While the federal government agreed to take much of the financial burden of providing for refugees away from the sixteen German states, Merkel and the state leaders also agreed to sharpen the conditions for granting asylum in Germany.
Merkel agreed to give the federal states an extra €1 billion in 2015, plus €4 billion to cope with the crisis in 2016 instead of the previously agreed upon €3 billion.
With the extra money the federal government will take much of the financial responsibility for providing for refugees out of the hands of the states, Merkel said.
The federal government is to provide €670 per asylum seeker per month, and will also provide €500 million for the building of housing for refugees and €350 million on care provision for unaccompanied minors.
The politicians also agreed that Albania, Kosovo and Montenegro should be considered "safe countries of origin", meaning citizens of these countries would automatically have asylum applications turned down.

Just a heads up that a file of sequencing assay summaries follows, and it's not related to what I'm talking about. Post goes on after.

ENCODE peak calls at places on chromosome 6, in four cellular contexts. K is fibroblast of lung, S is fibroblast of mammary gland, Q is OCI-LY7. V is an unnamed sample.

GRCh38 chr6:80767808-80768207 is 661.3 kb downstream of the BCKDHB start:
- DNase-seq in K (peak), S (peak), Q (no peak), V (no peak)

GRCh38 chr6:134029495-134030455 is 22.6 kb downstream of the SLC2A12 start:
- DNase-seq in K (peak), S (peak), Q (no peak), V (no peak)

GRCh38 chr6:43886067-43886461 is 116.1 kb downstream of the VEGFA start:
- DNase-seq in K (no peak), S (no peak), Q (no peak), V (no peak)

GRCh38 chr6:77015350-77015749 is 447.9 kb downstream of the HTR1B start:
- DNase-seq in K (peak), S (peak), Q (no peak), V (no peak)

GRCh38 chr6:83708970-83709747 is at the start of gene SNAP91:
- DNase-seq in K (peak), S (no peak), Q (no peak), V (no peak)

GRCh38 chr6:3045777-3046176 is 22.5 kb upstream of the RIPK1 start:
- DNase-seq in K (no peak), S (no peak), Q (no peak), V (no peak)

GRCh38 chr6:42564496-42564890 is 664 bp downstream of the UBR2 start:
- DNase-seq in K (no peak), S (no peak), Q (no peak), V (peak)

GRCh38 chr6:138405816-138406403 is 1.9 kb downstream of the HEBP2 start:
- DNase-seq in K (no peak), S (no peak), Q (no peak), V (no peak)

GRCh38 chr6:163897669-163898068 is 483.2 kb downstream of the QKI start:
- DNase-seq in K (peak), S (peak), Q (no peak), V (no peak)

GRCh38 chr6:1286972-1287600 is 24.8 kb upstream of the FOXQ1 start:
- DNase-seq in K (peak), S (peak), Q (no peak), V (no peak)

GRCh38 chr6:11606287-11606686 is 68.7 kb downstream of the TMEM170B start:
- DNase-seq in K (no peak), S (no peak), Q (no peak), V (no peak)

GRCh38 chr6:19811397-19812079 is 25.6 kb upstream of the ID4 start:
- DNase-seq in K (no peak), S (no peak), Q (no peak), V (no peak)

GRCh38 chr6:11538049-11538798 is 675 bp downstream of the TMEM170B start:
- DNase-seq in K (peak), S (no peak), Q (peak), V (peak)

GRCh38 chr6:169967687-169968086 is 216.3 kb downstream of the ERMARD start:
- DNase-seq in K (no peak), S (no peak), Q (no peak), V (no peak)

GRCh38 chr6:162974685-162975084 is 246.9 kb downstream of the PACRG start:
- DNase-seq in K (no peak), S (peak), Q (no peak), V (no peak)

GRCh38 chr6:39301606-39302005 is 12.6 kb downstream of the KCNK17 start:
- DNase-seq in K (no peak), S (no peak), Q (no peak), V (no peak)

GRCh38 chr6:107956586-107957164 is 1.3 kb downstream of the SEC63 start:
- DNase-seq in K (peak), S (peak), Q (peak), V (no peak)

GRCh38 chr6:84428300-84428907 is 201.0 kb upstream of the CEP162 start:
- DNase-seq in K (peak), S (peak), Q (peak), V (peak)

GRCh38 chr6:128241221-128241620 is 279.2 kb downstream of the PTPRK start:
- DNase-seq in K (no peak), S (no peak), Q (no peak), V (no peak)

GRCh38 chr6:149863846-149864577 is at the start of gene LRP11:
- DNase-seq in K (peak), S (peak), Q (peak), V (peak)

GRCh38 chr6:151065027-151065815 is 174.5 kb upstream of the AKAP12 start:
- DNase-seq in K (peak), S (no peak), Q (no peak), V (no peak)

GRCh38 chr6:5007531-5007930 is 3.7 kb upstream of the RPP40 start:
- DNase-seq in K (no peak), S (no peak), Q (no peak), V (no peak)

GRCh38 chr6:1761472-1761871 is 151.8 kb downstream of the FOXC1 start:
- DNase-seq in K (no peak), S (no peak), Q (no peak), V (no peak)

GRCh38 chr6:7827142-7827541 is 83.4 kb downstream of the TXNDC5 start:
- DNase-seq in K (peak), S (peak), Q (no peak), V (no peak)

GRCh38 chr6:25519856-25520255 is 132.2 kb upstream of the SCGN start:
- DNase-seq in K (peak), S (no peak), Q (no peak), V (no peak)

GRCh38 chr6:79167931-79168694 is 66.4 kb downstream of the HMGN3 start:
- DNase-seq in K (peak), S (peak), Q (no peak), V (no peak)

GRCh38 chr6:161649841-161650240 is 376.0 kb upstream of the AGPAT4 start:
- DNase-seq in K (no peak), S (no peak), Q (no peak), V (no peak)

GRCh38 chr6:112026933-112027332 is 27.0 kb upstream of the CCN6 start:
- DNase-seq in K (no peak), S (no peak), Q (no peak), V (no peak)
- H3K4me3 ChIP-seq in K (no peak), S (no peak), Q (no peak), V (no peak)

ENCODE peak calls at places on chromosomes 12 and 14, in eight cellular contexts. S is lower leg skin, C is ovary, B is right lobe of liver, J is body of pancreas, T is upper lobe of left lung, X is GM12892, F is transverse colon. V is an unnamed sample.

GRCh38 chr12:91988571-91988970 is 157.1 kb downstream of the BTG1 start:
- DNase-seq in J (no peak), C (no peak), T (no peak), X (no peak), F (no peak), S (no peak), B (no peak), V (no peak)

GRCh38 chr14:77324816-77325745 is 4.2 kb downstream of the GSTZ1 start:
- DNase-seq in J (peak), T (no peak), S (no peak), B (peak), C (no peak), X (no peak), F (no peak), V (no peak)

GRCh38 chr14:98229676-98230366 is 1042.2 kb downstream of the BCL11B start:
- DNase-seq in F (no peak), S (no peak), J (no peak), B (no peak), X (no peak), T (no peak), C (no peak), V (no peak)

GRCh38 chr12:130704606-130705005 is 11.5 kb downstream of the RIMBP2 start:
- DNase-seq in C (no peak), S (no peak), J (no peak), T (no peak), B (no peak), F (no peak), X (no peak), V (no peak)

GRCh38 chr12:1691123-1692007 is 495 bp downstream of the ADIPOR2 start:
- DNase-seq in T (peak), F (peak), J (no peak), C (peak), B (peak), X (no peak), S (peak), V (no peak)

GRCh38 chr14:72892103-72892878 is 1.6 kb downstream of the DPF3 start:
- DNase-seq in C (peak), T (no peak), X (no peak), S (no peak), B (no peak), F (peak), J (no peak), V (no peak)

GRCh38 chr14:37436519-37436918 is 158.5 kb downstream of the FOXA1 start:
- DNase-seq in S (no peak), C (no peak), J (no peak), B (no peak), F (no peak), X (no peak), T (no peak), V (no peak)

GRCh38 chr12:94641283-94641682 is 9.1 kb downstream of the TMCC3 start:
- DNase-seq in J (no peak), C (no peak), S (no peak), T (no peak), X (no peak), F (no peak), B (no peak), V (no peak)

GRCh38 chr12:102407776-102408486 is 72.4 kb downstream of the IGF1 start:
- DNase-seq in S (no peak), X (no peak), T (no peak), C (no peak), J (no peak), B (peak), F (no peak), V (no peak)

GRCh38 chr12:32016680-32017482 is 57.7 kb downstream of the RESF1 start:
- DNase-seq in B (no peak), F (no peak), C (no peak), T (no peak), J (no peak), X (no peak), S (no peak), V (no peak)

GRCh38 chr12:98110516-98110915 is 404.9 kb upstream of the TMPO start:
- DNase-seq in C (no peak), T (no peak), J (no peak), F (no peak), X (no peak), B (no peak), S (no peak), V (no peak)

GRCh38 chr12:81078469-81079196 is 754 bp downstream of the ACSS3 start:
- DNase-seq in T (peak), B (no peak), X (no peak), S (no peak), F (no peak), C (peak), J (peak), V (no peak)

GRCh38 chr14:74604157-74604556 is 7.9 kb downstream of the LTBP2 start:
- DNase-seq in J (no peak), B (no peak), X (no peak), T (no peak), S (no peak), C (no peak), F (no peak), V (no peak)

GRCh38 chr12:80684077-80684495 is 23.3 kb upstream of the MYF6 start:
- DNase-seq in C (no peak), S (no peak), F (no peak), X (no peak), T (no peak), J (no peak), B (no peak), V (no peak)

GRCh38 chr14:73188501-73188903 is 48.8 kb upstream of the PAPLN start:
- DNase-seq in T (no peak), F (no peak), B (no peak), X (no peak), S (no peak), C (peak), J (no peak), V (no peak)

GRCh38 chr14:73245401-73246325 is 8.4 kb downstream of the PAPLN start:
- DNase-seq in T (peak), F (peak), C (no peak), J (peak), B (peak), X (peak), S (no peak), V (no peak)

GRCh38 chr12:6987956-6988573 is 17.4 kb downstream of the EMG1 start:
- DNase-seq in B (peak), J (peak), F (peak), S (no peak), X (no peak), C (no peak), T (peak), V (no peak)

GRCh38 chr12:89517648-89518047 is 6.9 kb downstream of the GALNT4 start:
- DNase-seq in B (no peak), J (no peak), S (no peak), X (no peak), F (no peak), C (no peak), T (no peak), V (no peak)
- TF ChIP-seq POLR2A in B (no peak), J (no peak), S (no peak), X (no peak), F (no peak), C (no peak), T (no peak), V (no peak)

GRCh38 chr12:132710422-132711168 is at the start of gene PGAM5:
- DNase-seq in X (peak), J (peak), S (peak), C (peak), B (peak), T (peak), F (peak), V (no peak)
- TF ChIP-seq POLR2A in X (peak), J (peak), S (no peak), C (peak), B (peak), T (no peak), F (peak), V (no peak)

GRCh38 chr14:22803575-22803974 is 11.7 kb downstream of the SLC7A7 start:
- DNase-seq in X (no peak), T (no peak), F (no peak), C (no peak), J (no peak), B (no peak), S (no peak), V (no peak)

Merkel later praised the deal as a "communal effort" for the sake of refugees.
But Bodo Ramelow, Minister President of Thuringiua from Die Linke (the Left Party) was only partially satisfied with the result.
"The deal has its good and its bad sides," Ramelow told the Thüringer Allgemeine. The financial packet did not go far enough, he warned. He also let it be known that he had rejected the classification of the west Balkan countries as "safe states."
Other minster-presidents were happier with the results, with Stanislav Tillich, of Saxony and Torsten Albig of Schleswig-Holstein both saying it was an important step in easing the strain on local government.
Albig described it as a "sustainable solution for a difficult challenge."
Germany expects to receive upwards of 800,000 asylum seekers in 2015 and many local government have complained bitterly about a lack of financial resources necessary to house and feed the thousands of refugees arriving in their towns.